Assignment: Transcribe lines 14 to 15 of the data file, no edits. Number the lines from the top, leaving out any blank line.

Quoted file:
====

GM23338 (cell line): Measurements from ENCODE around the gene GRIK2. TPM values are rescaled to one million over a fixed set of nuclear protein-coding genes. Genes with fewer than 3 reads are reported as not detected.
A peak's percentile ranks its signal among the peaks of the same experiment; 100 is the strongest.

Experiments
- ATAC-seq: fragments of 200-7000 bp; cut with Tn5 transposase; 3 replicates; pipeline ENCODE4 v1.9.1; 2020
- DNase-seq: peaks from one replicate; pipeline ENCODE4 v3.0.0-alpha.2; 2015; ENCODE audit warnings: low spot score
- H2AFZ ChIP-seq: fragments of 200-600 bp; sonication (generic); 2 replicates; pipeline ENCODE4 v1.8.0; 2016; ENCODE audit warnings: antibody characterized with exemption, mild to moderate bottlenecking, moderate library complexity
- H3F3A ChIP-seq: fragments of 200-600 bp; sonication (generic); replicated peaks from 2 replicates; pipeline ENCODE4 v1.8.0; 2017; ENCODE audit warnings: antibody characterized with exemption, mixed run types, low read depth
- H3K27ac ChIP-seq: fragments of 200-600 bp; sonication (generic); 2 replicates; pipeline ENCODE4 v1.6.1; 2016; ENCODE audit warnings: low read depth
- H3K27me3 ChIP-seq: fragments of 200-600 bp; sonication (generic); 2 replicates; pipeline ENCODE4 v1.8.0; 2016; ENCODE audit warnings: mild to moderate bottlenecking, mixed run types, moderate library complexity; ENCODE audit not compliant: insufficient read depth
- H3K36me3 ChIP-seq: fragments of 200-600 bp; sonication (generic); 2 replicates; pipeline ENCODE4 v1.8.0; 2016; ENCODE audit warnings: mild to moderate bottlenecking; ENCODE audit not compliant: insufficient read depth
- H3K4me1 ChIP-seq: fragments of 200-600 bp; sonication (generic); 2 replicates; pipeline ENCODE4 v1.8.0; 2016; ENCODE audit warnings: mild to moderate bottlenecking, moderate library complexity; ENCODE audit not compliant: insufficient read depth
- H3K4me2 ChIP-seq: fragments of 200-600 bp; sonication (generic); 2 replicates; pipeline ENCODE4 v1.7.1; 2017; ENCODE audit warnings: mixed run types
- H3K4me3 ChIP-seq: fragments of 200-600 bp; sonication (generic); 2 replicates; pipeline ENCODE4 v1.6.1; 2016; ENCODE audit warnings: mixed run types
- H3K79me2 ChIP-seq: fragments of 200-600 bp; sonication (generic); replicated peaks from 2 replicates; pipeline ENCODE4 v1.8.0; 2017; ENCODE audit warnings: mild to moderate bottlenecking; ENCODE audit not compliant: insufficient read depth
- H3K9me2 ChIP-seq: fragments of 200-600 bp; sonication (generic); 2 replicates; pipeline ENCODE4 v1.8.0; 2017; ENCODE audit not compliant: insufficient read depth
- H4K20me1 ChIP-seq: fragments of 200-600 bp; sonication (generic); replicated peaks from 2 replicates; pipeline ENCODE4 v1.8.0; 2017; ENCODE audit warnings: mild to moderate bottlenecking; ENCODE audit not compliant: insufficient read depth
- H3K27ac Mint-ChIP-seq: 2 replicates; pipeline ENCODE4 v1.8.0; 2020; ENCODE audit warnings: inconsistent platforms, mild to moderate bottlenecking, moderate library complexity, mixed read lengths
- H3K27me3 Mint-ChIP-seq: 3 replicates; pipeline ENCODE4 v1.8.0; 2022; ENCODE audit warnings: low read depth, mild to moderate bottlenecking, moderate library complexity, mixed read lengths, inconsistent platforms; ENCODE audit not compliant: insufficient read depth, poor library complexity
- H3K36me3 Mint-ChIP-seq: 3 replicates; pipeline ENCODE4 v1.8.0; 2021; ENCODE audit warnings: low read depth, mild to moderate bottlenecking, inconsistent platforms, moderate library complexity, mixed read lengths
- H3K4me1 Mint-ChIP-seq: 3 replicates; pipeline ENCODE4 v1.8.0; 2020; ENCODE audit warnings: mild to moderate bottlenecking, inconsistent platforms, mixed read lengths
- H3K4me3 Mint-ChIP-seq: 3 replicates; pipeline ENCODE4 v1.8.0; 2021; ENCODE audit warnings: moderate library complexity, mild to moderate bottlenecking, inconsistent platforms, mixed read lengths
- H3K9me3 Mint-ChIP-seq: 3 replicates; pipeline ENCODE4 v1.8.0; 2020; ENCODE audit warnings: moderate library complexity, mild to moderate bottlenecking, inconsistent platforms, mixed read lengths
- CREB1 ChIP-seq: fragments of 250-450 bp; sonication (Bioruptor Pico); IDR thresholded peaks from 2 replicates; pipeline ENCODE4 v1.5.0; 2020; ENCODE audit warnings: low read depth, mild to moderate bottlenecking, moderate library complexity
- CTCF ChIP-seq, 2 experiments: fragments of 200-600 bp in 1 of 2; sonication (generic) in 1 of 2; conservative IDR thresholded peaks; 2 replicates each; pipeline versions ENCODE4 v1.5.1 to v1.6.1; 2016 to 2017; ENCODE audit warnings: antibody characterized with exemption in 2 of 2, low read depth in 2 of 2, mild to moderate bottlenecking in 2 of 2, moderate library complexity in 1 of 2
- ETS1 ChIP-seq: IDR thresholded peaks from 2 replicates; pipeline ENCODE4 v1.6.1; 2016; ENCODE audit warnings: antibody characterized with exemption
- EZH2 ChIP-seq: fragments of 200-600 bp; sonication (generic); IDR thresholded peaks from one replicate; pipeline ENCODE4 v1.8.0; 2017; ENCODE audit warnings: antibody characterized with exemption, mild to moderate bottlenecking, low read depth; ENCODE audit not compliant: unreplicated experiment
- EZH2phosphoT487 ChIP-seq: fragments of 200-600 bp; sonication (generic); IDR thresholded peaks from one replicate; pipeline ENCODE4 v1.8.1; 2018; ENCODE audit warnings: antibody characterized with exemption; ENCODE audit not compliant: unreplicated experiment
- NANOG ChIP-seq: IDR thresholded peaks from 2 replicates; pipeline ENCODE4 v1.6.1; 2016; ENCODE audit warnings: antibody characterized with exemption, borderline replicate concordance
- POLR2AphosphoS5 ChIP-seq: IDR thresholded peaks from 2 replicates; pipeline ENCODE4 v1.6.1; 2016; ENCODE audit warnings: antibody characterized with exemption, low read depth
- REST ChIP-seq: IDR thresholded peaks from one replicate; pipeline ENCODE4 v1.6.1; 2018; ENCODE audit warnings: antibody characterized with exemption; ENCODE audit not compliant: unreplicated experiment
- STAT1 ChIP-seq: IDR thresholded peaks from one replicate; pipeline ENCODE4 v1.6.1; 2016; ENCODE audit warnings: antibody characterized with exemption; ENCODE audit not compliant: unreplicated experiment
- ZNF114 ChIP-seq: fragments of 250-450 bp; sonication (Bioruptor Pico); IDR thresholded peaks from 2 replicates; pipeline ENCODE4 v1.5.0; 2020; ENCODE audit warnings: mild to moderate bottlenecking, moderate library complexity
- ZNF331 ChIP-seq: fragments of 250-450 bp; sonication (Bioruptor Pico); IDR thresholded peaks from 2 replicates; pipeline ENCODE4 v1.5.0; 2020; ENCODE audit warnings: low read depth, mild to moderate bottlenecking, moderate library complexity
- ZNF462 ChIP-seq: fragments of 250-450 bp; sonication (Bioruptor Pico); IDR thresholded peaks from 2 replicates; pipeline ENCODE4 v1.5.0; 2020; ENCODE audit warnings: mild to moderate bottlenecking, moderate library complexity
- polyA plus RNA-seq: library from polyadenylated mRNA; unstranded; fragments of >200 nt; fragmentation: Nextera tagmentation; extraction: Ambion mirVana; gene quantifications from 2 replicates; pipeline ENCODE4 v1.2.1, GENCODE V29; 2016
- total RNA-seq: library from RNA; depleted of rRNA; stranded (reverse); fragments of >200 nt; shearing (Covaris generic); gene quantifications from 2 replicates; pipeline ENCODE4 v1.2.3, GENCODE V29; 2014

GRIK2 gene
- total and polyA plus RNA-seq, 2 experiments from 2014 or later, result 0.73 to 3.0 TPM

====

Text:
- H3K79me2 ChIP-seq: fragments of 200-600 bp; sonication (generic); replicated peaks from 2 replicates; pipeline ENCODE4 v1.8.0; 2017; ENCODE audit warnings: mild to moderate bottlenecking; ENCODE audit not compliant: insufficient read depth
- H3K9me2 ChIP-seq: fragments of 200-600 bp; sonication (generic); 2 replicates; pipeline ENCODE4 v1.8.0; 2017; ENCODE audit not compliant: insufficient read depth